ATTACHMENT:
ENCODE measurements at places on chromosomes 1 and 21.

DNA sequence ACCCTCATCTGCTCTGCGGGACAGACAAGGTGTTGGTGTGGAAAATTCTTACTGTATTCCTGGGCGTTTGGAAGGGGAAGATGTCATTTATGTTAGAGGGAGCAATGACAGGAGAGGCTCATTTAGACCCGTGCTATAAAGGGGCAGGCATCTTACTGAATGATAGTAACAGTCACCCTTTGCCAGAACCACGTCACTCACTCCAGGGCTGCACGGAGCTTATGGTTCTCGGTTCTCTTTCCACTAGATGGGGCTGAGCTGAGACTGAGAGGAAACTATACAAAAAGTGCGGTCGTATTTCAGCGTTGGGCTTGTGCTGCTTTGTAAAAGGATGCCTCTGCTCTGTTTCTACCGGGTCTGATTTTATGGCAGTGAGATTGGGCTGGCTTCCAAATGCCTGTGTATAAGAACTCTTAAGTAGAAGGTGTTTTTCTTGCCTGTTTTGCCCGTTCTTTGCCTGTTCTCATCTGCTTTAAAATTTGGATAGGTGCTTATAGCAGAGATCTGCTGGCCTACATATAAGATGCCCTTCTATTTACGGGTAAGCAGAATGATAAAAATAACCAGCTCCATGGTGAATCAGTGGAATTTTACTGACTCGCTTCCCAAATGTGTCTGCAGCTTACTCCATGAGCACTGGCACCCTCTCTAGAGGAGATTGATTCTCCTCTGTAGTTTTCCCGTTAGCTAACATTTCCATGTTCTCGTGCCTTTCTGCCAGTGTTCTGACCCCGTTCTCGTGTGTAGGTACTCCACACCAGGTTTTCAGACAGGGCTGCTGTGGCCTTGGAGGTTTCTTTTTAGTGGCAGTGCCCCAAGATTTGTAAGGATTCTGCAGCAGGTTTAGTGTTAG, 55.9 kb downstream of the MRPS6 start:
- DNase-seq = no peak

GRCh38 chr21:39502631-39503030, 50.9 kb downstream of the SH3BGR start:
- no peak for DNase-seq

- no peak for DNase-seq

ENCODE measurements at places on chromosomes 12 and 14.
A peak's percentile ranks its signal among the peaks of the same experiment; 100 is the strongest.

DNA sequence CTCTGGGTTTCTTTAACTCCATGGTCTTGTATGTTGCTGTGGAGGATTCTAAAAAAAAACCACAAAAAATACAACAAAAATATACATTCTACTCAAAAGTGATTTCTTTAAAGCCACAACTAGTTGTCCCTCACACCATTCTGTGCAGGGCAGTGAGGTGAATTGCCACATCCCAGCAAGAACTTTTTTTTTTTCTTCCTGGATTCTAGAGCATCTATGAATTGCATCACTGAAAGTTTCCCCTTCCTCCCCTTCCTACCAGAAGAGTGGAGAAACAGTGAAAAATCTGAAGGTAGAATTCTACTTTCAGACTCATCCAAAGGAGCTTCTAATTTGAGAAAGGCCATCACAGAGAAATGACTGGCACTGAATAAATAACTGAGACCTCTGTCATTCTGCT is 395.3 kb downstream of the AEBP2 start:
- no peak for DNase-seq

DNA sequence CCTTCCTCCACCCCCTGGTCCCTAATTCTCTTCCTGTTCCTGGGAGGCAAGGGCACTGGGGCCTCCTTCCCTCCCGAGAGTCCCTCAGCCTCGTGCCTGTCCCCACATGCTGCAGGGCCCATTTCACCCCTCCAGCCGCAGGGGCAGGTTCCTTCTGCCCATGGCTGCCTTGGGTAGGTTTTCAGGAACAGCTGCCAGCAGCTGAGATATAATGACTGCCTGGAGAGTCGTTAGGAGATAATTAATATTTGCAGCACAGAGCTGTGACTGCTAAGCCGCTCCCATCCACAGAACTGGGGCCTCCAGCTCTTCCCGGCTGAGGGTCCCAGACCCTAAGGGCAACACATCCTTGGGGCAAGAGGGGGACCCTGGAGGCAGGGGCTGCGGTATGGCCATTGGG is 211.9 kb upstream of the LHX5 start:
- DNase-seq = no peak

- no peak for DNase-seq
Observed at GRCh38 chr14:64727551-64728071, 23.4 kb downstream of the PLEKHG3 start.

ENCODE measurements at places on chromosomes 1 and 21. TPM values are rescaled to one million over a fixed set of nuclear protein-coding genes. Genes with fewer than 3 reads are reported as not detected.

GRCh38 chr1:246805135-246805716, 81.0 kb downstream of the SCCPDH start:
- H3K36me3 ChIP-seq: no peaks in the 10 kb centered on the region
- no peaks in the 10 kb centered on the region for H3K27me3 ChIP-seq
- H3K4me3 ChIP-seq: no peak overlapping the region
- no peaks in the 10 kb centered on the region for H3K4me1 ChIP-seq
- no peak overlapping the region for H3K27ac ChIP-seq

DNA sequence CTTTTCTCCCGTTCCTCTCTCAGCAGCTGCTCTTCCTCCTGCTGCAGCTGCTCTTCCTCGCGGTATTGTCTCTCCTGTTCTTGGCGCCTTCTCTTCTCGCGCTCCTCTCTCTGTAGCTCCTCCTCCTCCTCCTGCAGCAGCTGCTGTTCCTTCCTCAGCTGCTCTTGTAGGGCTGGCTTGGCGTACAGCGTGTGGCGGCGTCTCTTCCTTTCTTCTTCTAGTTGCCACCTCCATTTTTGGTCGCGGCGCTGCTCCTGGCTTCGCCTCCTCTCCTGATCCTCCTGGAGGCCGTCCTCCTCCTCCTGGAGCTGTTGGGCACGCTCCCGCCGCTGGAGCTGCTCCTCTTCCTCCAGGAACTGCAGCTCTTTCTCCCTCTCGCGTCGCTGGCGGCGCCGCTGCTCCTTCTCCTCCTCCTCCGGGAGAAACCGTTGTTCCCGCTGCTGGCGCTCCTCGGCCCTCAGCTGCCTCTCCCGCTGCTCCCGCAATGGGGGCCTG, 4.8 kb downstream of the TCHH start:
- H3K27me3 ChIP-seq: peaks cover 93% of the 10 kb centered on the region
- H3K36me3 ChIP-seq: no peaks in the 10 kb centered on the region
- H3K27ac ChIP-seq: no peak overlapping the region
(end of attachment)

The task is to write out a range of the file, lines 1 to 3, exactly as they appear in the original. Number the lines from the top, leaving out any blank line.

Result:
ENCODE measurements at places on chromosomes 1 and 21.

DNA sequence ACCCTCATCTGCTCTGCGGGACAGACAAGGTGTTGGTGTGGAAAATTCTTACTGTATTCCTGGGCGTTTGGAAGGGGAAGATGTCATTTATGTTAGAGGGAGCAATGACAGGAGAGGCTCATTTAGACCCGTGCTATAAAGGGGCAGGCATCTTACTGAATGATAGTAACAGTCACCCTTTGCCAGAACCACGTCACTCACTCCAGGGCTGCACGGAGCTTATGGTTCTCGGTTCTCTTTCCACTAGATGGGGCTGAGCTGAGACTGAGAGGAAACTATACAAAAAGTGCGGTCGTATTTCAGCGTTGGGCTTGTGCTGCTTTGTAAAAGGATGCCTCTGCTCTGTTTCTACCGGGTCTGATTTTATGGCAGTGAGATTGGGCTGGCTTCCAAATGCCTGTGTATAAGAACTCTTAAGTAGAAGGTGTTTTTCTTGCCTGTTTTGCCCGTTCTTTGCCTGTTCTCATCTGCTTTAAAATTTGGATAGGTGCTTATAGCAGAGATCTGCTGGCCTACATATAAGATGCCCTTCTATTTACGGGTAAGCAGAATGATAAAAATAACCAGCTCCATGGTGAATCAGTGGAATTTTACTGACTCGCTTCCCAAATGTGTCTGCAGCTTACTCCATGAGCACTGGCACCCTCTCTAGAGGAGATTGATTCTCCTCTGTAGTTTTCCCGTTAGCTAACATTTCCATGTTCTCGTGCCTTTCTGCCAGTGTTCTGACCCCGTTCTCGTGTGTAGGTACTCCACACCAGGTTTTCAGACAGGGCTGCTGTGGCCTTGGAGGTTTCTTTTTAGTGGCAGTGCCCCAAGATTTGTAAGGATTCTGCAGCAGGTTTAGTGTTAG, 55.9 kb downstream of the MRPS6 start:
- DNase-seq = no peak